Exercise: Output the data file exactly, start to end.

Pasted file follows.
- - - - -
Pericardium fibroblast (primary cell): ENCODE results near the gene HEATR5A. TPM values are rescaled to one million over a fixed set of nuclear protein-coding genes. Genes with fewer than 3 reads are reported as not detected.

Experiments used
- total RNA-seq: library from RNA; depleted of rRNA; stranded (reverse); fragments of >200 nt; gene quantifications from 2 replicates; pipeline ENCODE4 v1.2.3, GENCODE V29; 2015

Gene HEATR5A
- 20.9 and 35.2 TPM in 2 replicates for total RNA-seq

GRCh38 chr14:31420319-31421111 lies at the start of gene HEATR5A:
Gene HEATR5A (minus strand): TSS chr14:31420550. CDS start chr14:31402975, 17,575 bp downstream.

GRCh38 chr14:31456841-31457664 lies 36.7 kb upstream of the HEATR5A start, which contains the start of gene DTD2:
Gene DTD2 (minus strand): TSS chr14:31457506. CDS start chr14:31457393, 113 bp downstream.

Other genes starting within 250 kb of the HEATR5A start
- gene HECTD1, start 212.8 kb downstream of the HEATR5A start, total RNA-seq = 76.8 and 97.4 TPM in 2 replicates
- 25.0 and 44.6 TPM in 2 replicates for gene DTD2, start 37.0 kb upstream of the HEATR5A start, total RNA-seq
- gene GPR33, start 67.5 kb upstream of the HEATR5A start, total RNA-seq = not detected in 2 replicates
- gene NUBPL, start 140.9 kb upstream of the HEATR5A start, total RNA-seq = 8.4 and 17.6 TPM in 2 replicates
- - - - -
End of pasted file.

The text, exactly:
Pericardium fibroblast (primary cell): ENCODE results near the gene HEATR5A. TPM values are rescaled to one million over a fixed set of nuclear protein-coding genes. Genes with fewer than 3 reads are reported as not detected.

Experiments used
- total RNA-seq: library from RNA; depleted of rRNA; stranded (reverse); fragments of >200 nt; gene quantifications from 2 replicates; pipeline ENCODE4 v1.2.3, GENCODE V29; 2015

Gene HEATR5A
- 20.9 and 35.2 TPM in 2 replicates for total RNA-seq

GRCh38 chr14:31420319-31421111 lies at the start of gene HEATR5A:
Gene HEATR5A (minus strand): TSS chr14:31420550. CDS start chr14:31402975, 17,575 bp downstream.

GRCh38 chr14:31456841-31457664 lies 36.7 kb upstream of the HEATR5A start, which contains the start of gene DTD2:
Gene DTD2 (minus strand): TSS chr14:31457506. CDS start chr14:31457393, 113 bp downstream.

Other genes starting within 250 kb of the HEATR5A start
- gene HECTD1, start 212.8 kb downstream of the HEATR5A start, total RNA-seq = 76.8 and 97.4 TPM in 2 replicates
- 25.0 and 44.6 TPM in 2 replicates for gene DTD2, start 37.0 kb upstream of the HEATR5A start, total RNA-seq
- gene GPR33, start 67.5 kb upstream of the HEATR5A start, total RNA-seq = not detected in 2 replicates
- gene NUBPL, start 140.9 kb upstream of the HEATR5A start, total RNA-seq = 8.4 and 17.6 TPM in 2 replicates